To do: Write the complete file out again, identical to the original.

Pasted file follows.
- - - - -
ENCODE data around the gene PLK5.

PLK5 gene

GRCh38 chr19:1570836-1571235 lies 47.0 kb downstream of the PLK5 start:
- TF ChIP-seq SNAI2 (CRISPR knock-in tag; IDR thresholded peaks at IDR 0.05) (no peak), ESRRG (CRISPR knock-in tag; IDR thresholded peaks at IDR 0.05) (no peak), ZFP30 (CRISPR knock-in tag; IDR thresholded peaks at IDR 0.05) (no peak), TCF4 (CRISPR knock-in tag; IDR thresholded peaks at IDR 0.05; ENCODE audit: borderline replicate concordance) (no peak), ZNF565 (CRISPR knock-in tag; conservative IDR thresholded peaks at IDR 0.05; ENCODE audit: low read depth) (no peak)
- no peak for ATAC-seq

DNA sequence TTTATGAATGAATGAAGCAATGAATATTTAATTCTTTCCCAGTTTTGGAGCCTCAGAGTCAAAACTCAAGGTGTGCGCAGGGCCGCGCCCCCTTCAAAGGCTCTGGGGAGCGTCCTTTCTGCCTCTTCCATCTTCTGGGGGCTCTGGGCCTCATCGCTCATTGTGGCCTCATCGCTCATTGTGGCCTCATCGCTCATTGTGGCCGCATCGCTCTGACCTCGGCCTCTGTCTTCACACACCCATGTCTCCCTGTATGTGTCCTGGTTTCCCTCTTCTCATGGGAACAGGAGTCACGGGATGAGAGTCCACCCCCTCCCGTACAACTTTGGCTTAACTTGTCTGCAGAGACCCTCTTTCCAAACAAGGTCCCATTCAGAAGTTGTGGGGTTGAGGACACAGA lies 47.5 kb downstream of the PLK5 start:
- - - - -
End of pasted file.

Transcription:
ENCODE data around the gene PLK5.

PLK5 gene

GRCh38 chr19:1570836-1571235 lies 47.0 kb downstream of the PLK5 start:
- TF ChIP-seq SNAI2 (CRISPR knock-in tag; IDR thresholded peaks at IDR 0.05) (no peak), ESRRG (CRISPR knock-in tag; IDR thresholded peaks at IDR 0.05) (no peak), ZFP30 (CRISPR knock-in tag; IDR thresholded peaks at IDR 0.05) (no peak), TCF4 (CRISPR knock-in tag; IDR thresholded peaks at IDR 0.05; ENCODE audit: borderline replicate concordance) (no peak), ZNF565 (CRISPR knock-in tag; conservative IDR thresholded peaks at IDR 0.05; ENCODE audit: low read depth) (no peak)
- no peak for ATAC-seq

DNA sequence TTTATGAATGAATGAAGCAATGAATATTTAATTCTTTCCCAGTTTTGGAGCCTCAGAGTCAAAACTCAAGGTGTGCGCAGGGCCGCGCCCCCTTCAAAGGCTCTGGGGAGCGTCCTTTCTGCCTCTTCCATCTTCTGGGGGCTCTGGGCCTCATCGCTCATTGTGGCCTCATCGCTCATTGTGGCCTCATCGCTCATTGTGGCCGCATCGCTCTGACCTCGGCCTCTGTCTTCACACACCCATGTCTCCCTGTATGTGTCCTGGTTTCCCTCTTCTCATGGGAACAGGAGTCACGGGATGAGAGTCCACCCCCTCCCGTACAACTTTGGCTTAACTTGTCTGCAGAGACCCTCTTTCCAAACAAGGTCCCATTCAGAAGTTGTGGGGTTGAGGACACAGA lies 47.5 kb downstream of the PLK5 start: